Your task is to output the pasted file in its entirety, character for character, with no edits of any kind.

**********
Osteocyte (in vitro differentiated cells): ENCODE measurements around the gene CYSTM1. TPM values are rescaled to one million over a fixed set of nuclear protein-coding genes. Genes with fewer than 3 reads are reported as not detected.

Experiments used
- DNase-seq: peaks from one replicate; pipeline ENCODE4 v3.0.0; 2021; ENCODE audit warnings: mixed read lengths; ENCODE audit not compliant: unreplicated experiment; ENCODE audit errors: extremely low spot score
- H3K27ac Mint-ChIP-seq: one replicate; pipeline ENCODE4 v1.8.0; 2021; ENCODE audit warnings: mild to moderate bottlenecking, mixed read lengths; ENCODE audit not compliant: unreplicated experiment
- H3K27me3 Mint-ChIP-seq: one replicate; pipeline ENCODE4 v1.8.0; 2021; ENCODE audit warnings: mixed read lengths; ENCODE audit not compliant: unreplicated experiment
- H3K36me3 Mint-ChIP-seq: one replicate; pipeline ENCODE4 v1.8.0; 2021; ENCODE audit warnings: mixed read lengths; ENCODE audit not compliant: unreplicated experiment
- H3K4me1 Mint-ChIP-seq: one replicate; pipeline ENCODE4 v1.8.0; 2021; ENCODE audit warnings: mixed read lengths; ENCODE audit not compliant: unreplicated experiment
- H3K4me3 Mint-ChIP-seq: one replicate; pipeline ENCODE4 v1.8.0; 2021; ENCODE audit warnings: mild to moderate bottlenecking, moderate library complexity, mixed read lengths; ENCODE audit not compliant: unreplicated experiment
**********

Osteocyte (in vitro differentiated cells): ENCODE measurements around the gene CYSTM1. TPM values are rescaled to one million over a fixed set of nuclear protein-coding genes. Genes with fewer than 3 reads are reported as not detected.

Experiments used
- DNase-seq: peaks from one replicate; pipeline ENCODE4 v3.0.0; 2021; ENCODE audit warnings: mixed read lengths; ENCODE audit not compliant: unreplicated experiment; ENCODE audit errors: extremely low spot score
- H3K27ac Mint-ChIP-seq: one replicate; pipeline ENCODE4 v1.8.0; 2021; ENCODE audit warnings: mild to moderate bottlenecking, mixed read lengths; ENCODE audit not compliant: unreplicated experiment
- H3K27me3 Mint-ChIP-seq: one replicate; pipeline ENCODE4 v1.8.0; 2021; ENCODE audit warnings: mixed read lengths; ENCODE audit not compliant: unreplicated experiment
- H3K36me3 Mint-ChIP-seq: one replicate; pipeline ENCODE4 v1.8.0; 2021; ENCODE audit warnings: mixed read lengths; ENCODE audit not compliant: unreplicated experiment
- H3K4me1 Mint-ChIP-seq: one replicate; pipeline ENCODE4 v1.8.0; 2021; ENCODE audit warnings: mixed read lengths; ENCODE audit not compliant: unreplicated experiment
- H3K4me3 Mint-ChIP-seq: one replicate; pipeline ENCODE4 v1.8.0; 2021; ENCODE audit warnings: mild to moderate bottlenecking, moderate library complexity, mixed read lengths; ENCODE audit not compliant: unreplicated experiment